Cemeteries need regulation Neglect intolerable: Mount Auburn resting place not the only one that warrants attention.

March 30, 1997

THE REGULARITY of Carolyn T. Jacobi's complaints about Mount Auburn Cemetery in Baltimore's Westport neighborhood have become almost as certain as death. For years she has lamented its weeds and overgrowth, broken tombstones, and protruding bones. In 1993, $26,000 was raised to make improvements at Mount Auburn, but two years later it was again in bad shape. Volunteers cleaned it up then. It proved a temporary fix.

Mount Auburn is not the only neglected cemetery in Maryland. Its story exemplifies others where the church that operates the graveyard can no longer afford the expense, or where population shifts have left fewer people who really care about the cemetery. Sharp Street Memorial United Methodist Church says not enough funerals occur at Mount Auburn to pay for that graveyard's upkeep.

Such situations suggest a need for better regulation of the cemetery business. There should be some guarantee of minimum perpetual care for families who chose a particular gravesite as a loved one's final resting place. Yet no agency has authority over Maryland cemeteries, not even the health department or Board of Morticians. It is the city Housing Department that has on occasion ordered trash picked up and weeds cut at Mount Auburn.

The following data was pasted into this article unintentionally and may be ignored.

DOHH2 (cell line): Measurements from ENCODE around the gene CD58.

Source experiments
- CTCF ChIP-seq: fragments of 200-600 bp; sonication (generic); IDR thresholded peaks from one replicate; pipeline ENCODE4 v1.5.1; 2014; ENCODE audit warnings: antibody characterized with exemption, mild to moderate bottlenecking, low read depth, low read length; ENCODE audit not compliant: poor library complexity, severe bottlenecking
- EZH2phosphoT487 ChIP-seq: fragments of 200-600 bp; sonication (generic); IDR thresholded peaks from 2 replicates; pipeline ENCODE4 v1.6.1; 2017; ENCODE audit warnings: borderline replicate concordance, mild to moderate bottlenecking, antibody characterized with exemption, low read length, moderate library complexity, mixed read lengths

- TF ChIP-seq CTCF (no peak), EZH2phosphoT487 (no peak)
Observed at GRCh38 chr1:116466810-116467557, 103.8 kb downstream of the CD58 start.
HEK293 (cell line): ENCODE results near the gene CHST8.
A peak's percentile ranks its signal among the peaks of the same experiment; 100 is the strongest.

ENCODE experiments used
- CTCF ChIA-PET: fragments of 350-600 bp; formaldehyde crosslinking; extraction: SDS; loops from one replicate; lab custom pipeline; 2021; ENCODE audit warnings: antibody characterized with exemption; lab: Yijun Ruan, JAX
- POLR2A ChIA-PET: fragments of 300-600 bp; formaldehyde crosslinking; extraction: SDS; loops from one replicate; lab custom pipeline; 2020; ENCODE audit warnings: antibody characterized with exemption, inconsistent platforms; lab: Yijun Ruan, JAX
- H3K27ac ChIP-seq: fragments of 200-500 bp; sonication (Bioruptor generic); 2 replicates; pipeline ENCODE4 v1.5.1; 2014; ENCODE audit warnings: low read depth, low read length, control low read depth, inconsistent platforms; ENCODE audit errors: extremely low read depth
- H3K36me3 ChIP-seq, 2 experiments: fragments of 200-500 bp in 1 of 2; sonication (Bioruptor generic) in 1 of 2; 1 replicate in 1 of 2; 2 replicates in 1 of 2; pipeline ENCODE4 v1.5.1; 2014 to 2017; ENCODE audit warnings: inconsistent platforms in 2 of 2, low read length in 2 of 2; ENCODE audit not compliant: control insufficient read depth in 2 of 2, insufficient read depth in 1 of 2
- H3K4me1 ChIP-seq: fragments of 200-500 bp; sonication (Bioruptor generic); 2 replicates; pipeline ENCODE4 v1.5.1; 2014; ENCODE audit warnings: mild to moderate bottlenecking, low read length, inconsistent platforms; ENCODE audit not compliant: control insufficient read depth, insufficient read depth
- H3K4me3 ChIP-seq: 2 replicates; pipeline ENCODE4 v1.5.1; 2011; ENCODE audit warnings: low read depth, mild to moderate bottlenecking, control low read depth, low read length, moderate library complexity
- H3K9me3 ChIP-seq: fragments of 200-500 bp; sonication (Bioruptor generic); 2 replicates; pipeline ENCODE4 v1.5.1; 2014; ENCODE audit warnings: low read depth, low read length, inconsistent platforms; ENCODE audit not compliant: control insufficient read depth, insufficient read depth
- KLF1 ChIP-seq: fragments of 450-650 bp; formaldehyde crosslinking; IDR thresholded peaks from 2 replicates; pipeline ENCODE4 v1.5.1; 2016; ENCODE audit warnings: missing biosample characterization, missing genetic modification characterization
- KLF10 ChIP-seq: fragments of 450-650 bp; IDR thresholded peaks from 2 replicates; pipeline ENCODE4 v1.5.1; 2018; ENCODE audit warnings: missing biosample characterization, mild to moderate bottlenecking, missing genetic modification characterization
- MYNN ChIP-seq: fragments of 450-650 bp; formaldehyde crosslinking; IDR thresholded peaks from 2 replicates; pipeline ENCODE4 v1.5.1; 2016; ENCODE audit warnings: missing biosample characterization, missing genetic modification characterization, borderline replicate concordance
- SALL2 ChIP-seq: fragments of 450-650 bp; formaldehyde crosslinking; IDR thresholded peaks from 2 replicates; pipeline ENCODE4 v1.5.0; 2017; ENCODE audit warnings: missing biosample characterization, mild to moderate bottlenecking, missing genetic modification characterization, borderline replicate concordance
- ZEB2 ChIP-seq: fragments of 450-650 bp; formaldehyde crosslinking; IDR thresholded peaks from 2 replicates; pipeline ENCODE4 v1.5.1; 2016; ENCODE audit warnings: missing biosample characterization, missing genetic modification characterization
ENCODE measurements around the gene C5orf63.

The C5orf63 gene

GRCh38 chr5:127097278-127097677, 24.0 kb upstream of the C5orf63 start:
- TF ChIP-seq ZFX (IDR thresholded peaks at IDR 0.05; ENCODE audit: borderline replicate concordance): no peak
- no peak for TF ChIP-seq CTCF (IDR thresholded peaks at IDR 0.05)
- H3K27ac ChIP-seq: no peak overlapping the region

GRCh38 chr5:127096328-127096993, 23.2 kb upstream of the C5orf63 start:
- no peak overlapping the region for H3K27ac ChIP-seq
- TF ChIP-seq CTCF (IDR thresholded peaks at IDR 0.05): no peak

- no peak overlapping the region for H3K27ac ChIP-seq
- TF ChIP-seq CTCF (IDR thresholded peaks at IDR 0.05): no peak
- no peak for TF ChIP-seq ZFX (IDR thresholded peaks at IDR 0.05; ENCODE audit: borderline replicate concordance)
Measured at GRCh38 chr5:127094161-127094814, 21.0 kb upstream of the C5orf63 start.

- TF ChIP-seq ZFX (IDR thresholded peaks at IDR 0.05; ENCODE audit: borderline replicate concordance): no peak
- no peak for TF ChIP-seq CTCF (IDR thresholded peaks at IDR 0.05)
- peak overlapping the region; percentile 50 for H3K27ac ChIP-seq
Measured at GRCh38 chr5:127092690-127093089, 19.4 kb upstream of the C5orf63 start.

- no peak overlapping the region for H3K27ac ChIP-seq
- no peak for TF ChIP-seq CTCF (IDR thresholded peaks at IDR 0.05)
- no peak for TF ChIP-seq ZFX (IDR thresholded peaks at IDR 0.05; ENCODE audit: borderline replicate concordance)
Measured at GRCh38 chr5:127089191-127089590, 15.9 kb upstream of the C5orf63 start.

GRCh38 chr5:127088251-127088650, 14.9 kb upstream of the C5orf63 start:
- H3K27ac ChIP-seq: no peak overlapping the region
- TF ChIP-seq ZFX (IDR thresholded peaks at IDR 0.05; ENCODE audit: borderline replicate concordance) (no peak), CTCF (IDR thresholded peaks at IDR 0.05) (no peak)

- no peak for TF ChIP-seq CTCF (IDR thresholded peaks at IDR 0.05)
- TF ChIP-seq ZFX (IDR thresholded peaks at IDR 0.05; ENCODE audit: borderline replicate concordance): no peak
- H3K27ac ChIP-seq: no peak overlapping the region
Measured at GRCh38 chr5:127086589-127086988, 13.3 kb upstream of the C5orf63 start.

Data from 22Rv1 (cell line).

The history of that cemetery begs that it not be left in such disarray. Once called the "City of the Dead for Colored People," Mount Auburn was founded in 1872 as Maryland's first cemetery for African Americans. Runaway slaves who used the Underground Railroad to escape are buried there. So are Joe Gans, the first black lightweight boxing champion of the world; William Asbie Hawkins, the first black to run for the U.S. Senate, and hotel owner Thomas R. "Tom" Smith, who 80 years ago carried a lot of weight politically in the city.

Baltimore is planning another volunteer cleanup of Mount Auburn as part of its bicentennial celebration. But Ms. Jacobi says that's not enough, and she is right. A campaign should be conducted to raise funds to guarantee perpetual care at Mount Auburn. State legislators should favorably consider several bills before them that would regulate the industry so cemetery operators who allow graveyards to become bone yards are sanctioned.

Pub Date: 3/30/97

Baltimore Sun Articles
|
|
|
Please note the green-lined linked article text has been applied commercially without any involvement from our newsroom editors, reporters or any other editorial staff.